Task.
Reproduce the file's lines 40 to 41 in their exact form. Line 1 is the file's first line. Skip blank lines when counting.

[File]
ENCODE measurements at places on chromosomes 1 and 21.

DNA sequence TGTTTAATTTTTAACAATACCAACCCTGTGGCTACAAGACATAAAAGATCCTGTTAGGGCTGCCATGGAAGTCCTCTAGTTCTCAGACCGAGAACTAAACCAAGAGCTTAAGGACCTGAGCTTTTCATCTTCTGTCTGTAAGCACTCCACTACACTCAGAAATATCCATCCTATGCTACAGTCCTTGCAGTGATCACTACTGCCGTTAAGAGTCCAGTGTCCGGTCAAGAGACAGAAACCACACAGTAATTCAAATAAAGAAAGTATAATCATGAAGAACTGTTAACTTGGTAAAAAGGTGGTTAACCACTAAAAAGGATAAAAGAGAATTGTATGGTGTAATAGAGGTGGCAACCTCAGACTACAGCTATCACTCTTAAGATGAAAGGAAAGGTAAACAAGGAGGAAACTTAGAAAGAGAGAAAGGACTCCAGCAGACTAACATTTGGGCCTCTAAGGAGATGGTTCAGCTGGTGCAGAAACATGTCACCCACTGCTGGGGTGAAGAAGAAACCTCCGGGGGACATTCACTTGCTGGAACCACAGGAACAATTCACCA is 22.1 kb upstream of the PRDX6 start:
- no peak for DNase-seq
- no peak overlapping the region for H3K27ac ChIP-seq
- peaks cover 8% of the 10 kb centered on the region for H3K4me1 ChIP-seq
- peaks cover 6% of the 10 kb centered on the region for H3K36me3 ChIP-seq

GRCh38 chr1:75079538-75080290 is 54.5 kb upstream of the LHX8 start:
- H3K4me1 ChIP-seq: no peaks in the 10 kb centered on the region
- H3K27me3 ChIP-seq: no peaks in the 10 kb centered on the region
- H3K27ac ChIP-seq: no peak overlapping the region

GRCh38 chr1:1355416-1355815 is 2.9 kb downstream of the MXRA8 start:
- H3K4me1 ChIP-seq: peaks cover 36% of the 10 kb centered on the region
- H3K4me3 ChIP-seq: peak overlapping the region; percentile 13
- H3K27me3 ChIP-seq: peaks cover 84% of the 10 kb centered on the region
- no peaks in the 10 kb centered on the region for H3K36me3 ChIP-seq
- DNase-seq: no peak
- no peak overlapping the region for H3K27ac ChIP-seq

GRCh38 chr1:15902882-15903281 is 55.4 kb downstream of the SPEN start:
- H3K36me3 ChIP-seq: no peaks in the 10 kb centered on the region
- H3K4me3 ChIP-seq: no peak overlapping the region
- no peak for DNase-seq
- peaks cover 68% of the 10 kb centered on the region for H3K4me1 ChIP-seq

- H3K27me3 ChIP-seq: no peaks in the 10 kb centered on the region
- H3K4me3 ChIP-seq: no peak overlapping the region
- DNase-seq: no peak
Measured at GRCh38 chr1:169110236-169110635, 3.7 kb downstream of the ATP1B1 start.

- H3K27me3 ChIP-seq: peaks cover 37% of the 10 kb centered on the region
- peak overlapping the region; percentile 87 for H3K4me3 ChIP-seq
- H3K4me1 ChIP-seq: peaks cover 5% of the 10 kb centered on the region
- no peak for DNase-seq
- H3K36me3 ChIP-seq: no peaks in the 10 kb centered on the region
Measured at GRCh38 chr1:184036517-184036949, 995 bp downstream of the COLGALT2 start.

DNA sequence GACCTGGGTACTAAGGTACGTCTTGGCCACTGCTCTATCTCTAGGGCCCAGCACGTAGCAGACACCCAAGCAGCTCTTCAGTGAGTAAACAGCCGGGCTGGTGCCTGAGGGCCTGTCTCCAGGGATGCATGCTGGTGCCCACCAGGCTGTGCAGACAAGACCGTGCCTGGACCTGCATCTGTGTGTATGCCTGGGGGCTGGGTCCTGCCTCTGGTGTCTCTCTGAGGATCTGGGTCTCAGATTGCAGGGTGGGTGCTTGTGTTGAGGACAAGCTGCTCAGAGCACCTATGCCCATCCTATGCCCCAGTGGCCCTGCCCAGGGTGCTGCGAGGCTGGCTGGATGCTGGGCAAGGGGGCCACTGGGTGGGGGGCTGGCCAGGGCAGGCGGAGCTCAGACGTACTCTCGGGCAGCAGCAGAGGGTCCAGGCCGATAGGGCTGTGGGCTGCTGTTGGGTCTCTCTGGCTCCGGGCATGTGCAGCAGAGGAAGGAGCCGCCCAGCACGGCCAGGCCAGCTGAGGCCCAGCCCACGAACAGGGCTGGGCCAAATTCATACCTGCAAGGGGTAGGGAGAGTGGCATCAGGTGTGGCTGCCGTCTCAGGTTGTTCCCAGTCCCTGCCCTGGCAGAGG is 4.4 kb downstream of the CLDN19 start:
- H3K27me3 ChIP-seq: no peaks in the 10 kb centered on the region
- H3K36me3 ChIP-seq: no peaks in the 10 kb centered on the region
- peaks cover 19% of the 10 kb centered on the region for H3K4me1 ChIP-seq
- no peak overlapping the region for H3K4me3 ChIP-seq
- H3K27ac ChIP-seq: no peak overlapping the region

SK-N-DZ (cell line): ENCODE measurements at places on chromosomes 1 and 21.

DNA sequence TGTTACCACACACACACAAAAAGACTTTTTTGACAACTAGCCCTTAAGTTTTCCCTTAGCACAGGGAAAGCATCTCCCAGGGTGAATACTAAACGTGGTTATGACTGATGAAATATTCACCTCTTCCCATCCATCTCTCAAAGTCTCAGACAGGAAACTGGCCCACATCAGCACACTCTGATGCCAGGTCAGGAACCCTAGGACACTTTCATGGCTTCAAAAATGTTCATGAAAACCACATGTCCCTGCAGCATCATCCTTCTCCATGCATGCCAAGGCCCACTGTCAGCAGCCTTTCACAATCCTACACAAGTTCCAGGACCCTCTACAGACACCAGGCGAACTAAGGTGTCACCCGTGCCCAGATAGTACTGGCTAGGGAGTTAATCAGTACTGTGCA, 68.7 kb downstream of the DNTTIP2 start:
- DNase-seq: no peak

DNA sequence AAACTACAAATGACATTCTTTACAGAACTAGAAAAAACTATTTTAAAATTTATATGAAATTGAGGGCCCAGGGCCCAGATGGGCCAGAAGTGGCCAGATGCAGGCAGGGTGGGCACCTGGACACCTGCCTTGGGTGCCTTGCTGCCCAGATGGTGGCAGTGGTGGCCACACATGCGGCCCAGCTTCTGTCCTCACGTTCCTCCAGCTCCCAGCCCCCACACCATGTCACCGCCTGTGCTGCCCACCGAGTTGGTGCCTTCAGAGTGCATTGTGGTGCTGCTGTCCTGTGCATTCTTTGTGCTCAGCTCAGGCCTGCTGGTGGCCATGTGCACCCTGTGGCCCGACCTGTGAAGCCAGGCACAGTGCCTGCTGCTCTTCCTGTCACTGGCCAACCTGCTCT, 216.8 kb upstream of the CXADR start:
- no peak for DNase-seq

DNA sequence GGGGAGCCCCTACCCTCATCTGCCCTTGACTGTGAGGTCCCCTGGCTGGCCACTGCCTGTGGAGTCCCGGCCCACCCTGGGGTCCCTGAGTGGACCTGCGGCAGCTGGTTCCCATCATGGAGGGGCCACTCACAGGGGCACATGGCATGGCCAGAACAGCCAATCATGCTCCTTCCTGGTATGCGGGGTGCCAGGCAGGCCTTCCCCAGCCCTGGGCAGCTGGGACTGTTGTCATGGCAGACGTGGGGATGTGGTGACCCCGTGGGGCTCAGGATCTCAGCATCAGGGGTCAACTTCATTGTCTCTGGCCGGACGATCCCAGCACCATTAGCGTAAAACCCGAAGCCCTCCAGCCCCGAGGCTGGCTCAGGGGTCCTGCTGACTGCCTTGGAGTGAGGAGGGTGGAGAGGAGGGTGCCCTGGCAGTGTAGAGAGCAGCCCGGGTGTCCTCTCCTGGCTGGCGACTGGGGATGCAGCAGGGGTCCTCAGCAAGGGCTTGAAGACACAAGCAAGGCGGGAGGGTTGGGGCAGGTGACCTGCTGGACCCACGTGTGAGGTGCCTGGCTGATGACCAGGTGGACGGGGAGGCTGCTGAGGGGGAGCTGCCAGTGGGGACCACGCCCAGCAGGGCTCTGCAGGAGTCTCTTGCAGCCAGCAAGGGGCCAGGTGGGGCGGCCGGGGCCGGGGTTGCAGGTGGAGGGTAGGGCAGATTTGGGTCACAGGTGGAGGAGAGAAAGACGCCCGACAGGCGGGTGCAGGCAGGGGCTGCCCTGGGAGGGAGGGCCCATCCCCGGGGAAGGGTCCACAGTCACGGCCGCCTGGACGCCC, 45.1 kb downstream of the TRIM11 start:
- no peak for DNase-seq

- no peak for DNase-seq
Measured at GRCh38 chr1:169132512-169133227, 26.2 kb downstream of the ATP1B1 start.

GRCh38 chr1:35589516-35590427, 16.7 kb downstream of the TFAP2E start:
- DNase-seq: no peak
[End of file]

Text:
DNA sequence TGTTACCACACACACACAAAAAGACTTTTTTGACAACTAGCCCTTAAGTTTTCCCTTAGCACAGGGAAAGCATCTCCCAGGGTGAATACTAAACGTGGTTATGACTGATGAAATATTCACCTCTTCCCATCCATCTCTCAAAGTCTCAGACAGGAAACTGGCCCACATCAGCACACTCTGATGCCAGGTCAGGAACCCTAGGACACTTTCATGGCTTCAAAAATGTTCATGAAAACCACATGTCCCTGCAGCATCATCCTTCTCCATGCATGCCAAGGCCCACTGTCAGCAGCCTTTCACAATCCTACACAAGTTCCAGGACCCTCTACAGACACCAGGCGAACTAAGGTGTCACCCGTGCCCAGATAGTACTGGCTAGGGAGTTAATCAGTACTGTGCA, 68.7 kb downstream of the DNTTIP2 start:
- DNase-seq: no peak